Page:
About This Artwork

Roman, minted in Rome

Aureus (Coin) Portraying Emperor Nero, December A.D. 57/December A.D. 58, issued by Nero (emperor)

Gold
Diam. 1.9 cm; 7.70 g
Obverse: NERO.CAESAR.AVG.IMP.
Reverse: EX.SC (within wreath); PONTIF.MAX.TR.P.[IIII] P.P.

Gift of Martin A. Ryerson, 1922.4862

This work appears in the online catalogue Roman Art at the Art Institute of Chicago, featuring art historical essays and conservation reports on artworks from the ancient Roman world in the Art Institute’s collection. Many of the objects are published here for the first time. The entries include new high-resolution photography, stunning 360-degree views of the works, and in-depth technical imaging and analysis. The volume is free to the public. The project received generous funding from the Andrew W. Mellon Foundation. The catalogue was built using the OSCI Toolkit, an open-source digital authoring and publishing platform. Find the Art Institute's toolkit customizations and additions on github under the OSCI-Toolkit, OSCI-Toolkit-Frontend, and ChicagoCodeX repositories.


This work appears in the online catalogue Roman Art at the Art Institute of Chicago, featuring art historical essays and conservation reports on artworks from the ancient Roman world in the Art Institute’s collection. Many of the objects are published here for the first time. The entries include new high-resolution photography, stunning 360-degree views of the works, and in-depth technical imaging and analysis. The volume is free to the public. The project received generous funding from the Andrew W. Mellon Foundation. The catalogue was built using the OSCI Toolkit, an open-source digital authoring and publishing platform. Find the Art Institute's toolkit customizations and additions on github under the OSCI-Toolkit, OSCI-Toolkit-Frontend, and ChicagoCodeX repositories.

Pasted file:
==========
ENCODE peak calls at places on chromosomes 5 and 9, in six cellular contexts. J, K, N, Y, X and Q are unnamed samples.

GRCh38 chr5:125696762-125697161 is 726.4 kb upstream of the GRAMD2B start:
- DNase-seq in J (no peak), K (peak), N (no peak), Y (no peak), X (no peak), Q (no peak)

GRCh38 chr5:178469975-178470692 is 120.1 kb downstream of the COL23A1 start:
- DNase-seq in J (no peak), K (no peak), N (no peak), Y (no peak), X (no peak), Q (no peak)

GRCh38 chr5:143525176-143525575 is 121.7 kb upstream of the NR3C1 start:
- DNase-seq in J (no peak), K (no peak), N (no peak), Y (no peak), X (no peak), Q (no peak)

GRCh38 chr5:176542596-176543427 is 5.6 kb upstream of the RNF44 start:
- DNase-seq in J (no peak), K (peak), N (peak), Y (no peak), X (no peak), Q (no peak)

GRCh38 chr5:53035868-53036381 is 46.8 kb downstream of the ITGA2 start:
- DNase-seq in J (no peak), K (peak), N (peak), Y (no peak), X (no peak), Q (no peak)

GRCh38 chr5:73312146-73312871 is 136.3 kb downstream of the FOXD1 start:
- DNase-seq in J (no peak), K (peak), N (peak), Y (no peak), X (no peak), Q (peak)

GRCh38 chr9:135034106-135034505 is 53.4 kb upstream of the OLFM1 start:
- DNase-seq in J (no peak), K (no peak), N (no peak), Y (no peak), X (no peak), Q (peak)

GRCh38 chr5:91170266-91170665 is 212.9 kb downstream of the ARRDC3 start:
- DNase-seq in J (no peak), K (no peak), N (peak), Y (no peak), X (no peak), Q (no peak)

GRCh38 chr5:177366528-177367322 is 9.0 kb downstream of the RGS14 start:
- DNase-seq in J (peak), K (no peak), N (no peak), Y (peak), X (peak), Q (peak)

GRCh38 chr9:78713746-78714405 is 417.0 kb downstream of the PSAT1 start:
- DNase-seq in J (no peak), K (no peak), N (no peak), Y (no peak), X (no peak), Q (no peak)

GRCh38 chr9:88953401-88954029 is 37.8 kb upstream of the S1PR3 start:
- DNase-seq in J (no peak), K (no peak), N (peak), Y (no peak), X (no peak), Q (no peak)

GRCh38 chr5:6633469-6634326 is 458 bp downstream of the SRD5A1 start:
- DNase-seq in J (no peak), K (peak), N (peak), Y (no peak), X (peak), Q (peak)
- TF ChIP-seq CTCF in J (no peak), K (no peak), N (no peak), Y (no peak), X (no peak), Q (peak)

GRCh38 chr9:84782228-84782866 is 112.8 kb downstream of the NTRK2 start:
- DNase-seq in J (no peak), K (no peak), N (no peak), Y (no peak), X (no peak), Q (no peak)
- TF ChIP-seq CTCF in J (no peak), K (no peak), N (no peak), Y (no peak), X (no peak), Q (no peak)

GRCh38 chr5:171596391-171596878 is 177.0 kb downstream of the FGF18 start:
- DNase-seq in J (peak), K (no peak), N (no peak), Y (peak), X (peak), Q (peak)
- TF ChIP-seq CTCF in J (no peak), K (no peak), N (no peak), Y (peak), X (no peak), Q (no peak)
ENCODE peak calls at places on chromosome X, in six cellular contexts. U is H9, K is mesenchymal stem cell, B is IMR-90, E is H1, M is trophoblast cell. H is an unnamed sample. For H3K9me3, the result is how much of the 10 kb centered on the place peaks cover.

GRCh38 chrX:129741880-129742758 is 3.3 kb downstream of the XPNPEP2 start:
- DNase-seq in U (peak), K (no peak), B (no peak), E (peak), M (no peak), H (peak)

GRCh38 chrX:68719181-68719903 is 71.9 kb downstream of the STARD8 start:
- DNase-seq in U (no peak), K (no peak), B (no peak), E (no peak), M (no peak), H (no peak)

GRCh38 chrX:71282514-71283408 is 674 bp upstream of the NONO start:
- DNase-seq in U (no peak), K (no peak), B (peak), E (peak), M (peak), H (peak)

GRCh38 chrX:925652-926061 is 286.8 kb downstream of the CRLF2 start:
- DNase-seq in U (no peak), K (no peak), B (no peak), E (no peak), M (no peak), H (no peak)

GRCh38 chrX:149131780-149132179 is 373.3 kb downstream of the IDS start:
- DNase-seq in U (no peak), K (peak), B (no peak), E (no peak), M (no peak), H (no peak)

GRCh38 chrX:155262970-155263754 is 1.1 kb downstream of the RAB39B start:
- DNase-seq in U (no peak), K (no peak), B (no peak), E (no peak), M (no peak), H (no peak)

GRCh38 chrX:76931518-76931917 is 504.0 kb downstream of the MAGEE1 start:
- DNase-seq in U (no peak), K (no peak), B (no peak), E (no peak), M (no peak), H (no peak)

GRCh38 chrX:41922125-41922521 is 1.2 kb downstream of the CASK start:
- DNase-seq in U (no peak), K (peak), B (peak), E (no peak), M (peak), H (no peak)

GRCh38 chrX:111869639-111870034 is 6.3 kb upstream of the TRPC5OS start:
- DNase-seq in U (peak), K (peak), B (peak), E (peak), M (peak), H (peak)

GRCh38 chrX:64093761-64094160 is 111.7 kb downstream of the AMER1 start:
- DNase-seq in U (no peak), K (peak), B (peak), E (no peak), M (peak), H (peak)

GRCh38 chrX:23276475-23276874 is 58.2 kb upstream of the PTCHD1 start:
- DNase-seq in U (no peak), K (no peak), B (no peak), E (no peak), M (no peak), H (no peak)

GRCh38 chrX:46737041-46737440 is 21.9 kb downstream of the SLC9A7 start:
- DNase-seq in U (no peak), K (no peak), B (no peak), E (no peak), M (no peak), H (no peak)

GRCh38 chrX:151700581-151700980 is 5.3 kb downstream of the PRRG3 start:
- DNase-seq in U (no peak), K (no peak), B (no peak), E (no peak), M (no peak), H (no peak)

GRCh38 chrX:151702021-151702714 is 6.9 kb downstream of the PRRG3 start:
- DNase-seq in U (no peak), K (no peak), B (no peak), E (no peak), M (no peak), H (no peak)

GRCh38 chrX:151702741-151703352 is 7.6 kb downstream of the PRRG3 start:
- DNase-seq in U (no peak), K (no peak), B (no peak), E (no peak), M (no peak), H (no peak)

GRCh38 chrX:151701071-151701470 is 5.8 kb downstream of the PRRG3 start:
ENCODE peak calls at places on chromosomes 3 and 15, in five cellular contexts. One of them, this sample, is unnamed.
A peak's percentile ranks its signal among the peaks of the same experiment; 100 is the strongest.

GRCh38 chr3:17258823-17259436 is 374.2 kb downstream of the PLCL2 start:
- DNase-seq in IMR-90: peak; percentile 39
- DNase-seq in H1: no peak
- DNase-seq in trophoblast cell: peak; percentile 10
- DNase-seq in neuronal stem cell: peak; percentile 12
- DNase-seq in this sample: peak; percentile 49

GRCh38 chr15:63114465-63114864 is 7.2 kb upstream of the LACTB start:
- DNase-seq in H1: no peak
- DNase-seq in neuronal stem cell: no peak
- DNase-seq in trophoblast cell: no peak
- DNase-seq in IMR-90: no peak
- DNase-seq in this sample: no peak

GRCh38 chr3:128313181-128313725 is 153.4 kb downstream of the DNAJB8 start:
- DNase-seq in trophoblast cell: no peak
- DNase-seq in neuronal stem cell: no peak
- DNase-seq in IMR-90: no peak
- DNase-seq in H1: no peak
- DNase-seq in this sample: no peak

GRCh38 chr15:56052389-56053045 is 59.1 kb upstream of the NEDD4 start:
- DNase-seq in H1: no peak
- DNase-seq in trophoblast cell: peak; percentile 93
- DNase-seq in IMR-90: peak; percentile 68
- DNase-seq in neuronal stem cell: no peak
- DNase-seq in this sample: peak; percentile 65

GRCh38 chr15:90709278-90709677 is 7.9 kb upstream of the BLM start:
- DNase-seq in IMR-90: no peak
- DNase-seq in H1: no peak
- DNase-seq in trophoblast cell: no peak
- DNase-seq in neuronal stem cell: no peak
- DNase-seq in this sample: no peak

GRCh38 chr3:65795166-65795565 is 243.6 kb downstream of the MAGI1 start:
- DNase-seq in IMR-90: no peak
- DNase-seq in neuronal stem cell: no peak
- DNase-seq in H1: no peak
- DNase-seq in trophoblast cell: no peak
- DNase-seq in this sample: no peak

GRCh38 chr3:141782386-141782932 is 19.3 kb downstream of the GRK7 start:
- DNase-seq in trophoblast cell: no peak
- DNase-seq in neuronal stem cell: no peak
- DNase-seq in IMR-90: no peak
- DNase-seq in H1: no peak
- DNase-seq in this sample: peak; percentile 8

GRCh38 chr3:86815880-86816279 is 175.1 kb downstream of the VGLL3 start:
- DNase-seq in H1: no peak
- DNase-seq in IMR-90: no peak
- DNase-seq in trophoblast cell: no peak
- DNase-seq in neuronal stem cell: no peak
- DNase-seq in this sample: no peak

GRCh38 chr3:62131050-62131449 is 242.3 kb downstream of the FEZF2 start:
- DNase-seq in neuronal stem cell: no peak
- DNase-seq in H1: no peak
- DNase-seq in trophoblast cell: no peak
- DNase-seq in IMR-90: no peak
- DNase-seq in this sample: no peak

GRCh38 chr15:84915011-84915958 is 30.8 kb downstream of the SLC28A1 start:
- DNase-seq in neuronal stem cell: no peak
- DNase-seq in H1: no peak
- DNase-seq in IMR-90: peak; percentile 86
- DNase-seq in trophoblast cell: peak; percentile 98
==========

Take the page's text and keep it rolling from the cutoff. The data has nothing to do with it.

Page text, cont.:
The purpose of the first portrait coins was to identify the ruler. The front side became a mirror of the sovereign’s self-image. The back was often used to communicate the ruler’s accomplishments or intentions.M/p>

The profile portrait was used because it suited the very shallow depth and limited surface of the coin. The tiny images were carved by engravers into bronze dies, one for the front and another for the back. Whereas modern coinage is cast by pouring molten metal into molds, these coins were struck, one by one.

—Permanent collection label

Exhibition, Publication and Ownership Histories

Exhibition History

"Ruling Families" 1997 -2001

Publication History

Bulletin of the Art Institute of Chicago. vol. 72, no. 5, September-October, (1978), p.2.

Karen B. Alexander, "From Plaster to Stone: Ancient Art at the Art Institute of Chicago," in Recasting the Past: Collecting and Presenting Antiquities at the Art Institute of Chicago, by Karen Manchester, (Art Institute of Chicago/Yale University Press, 2012), p. 29.




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